When starting a laser cutting project, the first factor to consider is the size of your material and the maximum dimensions the laser bed can accommodate. This determines the largest possible size for your design. Generally, it’s advisable to configure your work area to match these dimensions.

Additionally, you should set the colour mode of your design file to RGB. Different colours within this mode are typically used to indicate different cutting or engraving processes. For instance, you might use red for all the design parts that need to be cut through and black for areas that require engraving. This colour coding helps accurately set up the laser cutter’s operations, ensuring each part of your design is processed correctly.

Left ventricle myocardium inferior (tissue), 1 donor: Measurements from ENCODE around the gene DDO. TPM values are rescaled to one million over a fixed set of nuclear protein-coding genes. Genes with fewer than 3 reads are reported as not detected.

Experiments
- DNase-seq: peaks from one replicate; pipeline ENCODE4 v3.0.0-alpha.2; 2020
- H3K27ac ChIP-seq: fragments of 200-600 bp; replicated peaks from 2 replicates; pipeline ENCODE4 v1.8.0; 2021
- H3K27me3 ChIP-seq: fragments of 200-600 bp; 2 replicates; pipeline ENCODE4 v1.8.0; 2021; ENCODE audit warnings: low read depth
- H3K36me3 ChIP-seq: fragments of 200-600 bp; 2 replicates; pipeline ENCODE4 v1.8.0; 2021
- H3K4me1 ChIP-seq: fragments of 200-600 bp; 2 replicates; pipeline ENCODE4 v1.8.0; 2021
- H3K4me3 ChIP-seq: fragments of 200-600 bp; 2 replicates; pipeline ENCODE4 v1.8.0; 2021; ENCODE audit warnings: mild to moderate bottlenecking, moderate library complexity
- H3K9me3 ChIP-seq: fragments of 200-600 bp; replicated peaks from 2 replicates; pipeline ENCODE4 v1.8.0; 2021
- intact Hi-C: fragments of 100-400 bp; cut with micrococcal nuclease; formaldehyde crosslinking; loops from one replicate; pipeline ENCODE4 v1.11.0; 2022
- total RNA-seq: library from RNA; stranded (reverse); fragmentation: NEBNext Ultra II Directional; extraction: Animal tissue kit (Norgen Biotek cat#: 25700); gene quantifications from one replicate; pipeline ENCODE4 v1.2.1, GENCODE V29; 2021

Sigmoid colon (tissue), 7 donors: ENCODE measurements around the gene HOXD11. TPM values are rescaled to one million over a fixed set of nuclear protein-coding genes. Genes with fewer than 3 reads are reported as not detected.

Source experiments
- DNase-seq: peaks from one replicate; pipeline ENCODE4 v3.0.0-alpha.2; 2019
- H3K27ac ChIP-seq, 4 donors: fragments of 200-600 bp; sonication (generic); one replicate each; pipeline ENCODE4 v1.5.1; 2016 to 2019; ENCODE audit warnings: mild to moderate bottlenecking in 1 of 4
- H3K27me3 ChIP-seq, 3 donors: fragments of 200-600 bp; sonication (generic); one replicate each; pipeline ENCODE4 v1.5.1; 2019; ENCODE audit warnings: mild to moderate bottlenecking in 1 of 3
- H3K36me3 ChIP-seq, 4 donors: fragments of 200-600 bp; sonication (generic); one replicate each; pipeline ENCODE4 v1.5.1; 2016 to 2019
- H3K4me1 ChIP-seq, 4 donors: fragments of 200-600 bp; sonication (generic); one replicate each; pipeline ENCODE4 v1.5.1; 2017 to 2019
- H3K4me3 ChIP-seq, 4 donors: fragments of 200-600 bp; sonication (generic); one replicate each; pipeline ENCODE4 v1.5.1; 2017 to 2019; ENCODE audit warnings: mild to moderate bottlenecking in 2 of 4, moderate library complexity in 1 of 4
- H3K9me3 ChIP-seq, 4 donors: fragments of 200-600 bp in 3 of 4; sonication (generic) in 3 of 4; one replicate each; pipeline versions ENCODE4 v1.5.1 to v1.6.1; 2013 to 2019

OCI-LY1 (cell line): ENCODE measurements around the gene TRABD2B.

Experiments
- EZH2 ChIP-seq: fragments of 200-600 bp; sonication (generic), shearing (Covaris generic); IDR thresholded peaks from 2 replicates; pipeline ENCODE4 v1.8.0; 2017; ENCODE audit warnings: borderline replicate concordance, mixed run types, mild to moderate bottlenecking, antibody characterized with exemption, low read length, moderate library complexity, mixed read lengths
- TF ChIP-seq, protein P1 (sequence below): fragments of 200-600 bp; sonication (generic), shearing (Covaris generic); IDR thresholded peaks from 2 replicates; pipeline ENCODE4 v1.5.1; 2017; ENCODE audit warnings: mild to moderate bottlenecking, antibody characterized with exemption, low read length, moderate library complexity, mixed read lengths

Creating a file for laser cutting

The machine emits a continuous beam that slices through the material during a laser cutting operation. The laser requires a vector path from the input file to execute precise cuts. The laser will effectively cut only vector graphics with the thinnest possible line thickness, which varies based on the software. Graphics with solid shapes or thicker lines typically will not be cut.

When cutting text or intricate shapes, it’s important to consider elements like the centres of letters (e.g., the inside of an “O”) that might fall out if they are not connected to the outer parts of the design. To avoid this, you might use a stencil font that connects the inner and outer parts of the characters.

Creating a File for Laser Engraving: